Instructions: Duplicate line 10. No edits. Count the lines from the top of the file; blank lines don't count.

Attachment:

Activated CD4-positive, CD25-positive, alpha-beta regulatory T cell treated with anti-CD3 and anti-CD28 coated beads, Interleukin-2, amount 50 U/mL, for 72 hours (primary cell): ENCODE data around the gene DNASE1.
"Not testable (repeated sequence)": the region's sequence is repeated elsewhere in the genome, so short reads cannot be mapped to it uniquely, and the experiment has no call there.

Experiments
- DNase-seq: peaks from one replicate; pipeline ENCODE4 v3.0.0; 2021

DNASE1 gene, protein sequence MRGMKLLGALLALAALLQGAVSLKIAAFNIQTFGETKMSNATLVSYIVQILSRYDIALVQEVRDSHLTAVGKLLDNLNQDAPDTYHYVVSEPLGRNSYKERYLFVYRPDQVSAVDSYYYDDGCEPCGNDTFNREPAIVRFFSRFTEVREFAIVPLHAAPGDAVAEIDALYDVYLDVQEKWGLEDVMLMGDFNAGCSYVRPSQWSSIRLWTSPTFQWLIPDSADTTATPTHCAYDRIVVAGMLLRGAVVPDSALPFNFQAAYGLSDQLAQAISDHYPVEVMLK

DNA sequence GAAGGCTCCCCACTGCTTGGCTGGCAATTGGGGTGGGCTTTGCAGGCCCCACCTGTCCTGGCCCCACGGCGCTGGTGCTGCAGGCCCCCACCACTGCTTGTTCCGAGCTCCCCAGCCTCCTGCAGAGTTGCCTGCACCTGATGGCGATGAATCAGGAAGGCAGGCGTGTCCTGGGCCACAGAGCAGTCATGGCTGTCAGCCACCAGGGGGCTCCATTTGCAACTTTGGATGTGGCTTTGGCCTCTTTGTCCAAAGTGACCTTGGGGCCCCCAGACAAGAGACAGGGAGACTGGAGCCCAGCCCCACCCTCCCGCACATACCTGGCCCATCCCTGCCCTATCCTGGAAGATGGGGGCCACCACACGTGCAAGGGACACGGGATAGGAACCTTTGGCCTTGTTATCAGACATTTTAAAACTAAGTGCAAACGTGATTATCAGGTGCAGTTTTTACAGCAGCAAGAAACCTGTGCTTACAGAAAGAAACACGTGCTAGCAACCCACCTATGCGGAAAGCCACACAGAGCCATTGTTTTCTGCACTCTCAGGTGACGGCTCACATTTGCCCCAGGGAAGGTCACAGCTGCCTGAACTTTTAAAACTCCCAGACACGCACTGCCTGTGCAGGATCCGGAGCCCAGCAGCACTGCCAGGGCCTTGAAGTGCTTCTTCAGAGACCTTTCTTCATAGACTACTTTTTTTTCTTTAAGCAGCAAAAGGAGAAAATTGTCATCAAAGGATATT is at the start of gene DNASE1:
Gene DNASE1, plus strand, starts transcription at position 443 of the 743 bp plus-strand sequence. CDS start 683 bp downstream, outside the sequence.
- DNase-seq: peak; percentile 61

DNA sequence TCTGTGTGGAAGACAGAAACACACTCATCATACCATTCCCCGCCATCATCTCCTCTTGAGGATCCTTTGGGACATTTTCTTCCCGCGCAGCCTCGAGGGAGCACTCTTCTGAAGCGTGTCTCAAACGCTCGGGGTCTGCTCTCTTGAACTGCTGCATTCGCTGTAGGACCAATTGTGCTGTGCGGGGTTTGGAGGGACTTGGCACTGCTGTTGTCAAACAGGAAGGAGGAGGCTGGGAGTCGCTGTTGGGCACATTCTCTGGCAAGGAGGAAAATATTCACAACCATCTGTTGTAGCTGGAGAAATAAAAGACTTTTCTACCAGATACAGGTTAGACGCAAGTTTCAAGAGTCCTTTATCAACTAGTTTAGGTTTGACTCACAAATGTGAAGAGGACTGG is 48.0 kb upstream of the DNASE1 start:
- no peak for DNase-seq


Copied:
- no peak for DNase-seq